- He noted that following specific diets can cut out some nutrients and to try to address any deficiencies as far as possible (29.28). For example following a plant-based diet can make you deficient in zinc, which can be easily corrected with an inexpensive zinc supplement.
Ethnicity and susceptibility to COVID-19 (30.02):
- Megan noted that whilst we are aware it is happening, it isn’t clear why yet.
- Gavin shared practical comments, stating that there is nothing that can be done about a person’s ethnicity so instead to focus on the areas that can be changed to make a difference in health outcomes for COVID-19.
Smoking cessation (30.44):
- Megan responded noting the resources available, including online resource OneYou. Pharmacists are available and can help with information and products that can help.
- Practical advice included:
- picking a date to quit,
- tell people to help keep you accountable, find a ‘buddy’ to talk to when you need to distract yourself from your cravings; thinking about why you want to give up
- We know that “smoking is most likely associated with negative progression and adverse outcomes of COVID-19.” according to a recent review of 5 studies (Vardavas 2020) expanded on by Berlin (2020).
- Gavin shared that air pollution is a risk factor in respiratory problems including those associated with COVID-19 so using e-cigarettes and vaping as a step down from cigarettes may not be an ideal choice right now.
- You can see your GP via a telephone appointment to discuss nicotine replacement options.
Things to think about in preparation for potential hospitalisation from COVID-19 (33.32)
George discussed some practical measures to take in readiness of needing to be hospitalised:
- Packing a bag and preparing for being isolated, taking things to stay occupied, battery packs, reading material, and forms of communicating as well as making sure you have daily contact with someone established.
- He shared that whilst many of those with MS will recover from hospitalisation, being prepared for an impact on your MS, like an increase in fatigue and the time taken for recovery, is really important.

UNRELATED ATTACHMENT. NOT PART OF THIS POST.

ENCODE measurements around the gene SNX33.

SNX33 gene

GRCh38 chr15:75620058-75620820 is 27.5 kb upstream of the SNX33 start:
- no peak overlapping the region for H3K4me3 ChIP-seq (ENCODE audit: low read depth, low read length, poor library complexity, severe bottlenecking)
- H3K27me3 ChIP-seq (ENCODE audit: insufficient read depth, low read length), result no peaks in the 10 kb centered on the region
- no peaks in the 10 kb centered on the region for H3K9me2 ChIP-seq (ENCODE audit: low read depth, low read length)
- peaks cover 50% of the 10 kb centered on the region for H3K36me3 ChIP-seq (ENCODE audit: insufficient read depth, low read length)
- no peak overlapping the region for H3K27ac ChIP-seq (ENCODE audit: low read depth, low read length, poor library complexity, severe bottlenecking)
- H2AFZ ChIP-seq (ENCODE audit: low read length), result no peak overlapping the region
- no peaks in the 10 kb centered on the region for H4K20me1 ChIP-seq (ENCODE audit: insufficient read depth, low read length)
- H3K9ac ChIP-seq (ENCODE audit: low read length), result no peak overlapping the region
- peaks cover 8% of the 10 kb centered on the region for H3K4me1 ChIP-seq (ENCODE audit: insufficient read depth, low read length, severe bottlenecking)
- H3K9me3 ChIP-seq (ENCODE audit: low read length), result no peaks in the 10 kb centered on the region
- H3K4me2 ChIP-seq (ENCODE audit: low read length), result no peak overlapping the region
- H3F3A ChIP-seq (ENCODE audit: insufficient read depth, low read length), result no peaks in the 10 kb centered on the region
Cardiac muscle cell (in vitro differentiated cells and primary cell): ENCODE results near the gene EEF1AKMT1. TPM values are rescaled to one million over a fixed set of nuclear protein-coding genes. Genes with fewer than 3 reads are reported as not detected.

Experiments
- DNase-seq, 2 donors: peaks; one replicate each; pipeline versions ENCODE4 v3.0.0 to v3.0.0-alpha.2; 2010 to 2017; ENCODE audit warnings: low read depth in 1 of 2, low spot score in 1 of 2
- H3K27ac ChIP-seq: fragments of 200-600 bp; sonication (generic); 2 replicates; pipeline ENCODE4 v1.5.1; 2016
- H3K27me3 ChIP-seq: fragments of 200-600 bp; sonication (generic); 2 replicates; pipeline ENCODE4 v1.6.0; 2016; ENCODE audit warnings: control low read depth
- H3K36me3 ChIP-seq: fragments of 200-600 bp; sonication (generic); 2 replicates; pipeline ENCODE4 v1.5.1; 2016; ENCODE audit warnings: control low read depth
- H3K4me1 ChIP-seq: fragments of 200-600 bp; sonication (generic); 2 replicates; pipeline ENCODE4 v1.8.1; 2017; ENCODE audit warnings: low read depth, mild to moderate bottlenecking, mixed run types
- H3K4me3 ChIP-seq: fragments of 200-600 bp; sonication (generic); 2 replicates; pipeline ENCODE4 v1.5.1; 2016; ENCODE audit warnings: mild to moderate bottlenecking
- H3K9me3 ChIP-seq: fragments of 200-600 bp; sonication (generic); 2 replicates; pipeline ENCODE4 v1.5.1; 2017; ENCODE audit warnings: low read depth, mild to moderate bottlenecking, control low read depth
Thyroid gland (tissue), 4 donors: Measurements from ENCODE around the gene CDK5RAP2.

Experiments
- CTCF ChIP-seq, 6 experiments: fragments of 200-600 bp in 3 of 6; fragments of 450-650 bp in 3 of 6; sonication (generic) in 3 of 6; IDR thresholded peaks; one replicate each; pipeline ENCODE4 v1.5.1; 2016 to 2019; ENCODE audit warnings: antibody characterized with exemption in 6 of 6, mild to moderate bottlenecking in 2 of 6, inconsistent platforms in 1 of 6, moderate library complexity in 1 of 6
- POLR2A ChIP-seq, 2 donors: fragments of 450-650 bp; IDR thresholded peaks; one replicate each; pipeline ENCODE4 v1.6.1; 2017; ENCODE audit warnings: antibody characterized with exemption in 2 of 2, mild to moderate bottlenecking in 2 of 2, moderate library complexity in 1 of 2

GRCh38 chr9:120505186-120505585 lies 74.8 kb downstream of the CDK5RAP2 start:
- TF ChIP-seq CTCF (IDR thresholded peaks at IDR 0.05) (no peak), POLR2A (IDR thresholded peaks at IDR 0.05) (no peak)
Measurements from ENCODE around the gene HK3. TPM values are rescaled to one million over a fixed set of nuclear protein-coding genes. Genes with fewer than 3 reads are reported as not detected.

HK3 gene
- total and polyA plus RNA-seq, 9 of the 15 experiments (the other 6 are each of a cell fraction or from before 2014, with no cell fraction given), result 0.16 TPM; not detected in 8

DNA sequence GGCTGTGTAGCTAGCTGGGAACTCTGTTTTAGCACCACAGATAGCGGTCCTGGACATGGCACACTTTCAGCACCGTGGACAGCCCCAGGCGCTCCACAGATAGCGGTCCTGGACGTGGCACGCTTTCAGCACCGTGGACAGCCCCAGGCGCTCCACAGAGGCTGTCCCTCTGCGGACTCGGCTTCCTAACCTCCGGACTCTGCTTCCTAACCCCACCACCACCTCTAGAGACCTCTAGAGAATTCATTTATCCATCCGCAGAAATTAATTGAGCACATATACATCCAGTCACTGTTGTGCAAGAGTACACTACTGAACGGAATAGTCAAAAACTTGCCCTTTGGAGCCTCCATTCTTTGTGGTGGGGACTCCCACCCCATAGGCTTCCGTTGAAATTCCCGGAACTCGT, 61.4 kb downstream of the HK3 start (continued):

- Gavin added that Chinese data suggests that recovery can take weeks and require a rehab programme to help the lungs to repair (35.25).
In the event of hospitalisation with severe MS, where there are concerns over the triage system, access to a ventilator, and how to mitigated against this (36.02)
- Megan shared that at present, there have been sufficient ventilators and there hasn’t been a need to triage people based on ventilators over individual need.
- Regardless of whether we have MS or not, Megan highlighted that there is an opportunity to think about advance care planning and wishes for end of life, regardless of how far away that might be.
- Two key documents to consider –
- Advanced care directive / living will – a legal document to list the sorts of treatment that you might want to refuse
- Advanced care statement setting out the care you would want if you were seriously ill or approaching the end of life.
- If you create them send a copy to your GP and MS team to ensure they are known about
- Make a folder to keep copies of any relevant documents like these, lasting power of attorney or health advocate details, lists of medications you are taking, contact details for your MS team etc to put with a hospital bag in the event that you are hospitalised.
- Jody gave a case study and noted that if you wish to be ventilated then make sure it is stated clearly alongside contact details of health professionals as she was directly contacted to discuss a patient’s wishes when they were admitted recently (38.59).
- Gavin urged people to contact their GPs to get this information sorted in the coming weeks or months rather than needing to address it once you are already ill (40.11).
Taking care of your lungs (40.34)
- Jody talked about breathing exercises that can be done to help strengthen the lungs that she has done in a ten minute video for people to follow.
- Jody described in detail two specific exercises that can be done to stretch the alveoli at the end of lungs and improve the health of the lungs, explaining why this is important (41.20).
The importance of prehabilitation (51.08)
Gavin reiterated that the point of lockdown is not to protect us from contracting coronavirus but to flatten the curve of the volume of people contracting it at any given time, in order to protect the NHS. We need to start accepting that we will contract this infection, and to think about what we can do personally to mitigate the risks when we do, to prehabilitate.
Measuring your oxygen saturation at home (53.37)
- Gavin has recommended that if you have COVID-19 and you live alone you buy a pulse oximeter to monitor yourself as a precaution, if you feel you may have symptoms of COVID-19. You may lose the ability to monitor yourself and to identify that you need to go to hospital.
- Jody added that monitoring your baseline levels can be good, and that if anyone has the ability to monitor their lung capacity with a Peak Expiratory Flow Meter (PEFM) that would also be positive (PEFMs are cheaper than pulse oximeters) (55.05).
- Webinar: Ask the experts – #MSCovid19 mind health session for MSers
- Webinar: Ask the experts – #MSCovid19 Q&A for MSers
- Prof Gavin Giovannoni’s microsite MS-Selfie:
- Shift.ms ‘COVID companion’ (Video calls between MSers in isolation) and ‘MS Reporter’ videos: shift.ms/covid19
- MS Trust: mstrust.org.uk/a-z/coronavirus-covid-19-and-multiple-sclerosis
- MS Society: mssociety.org.uk/care-and-support/ms-and-coronavirus-care-and-support
- UK government website: Register as a clinically extremely vulnerable person for support
- On our blog:
- Barts MS Blogs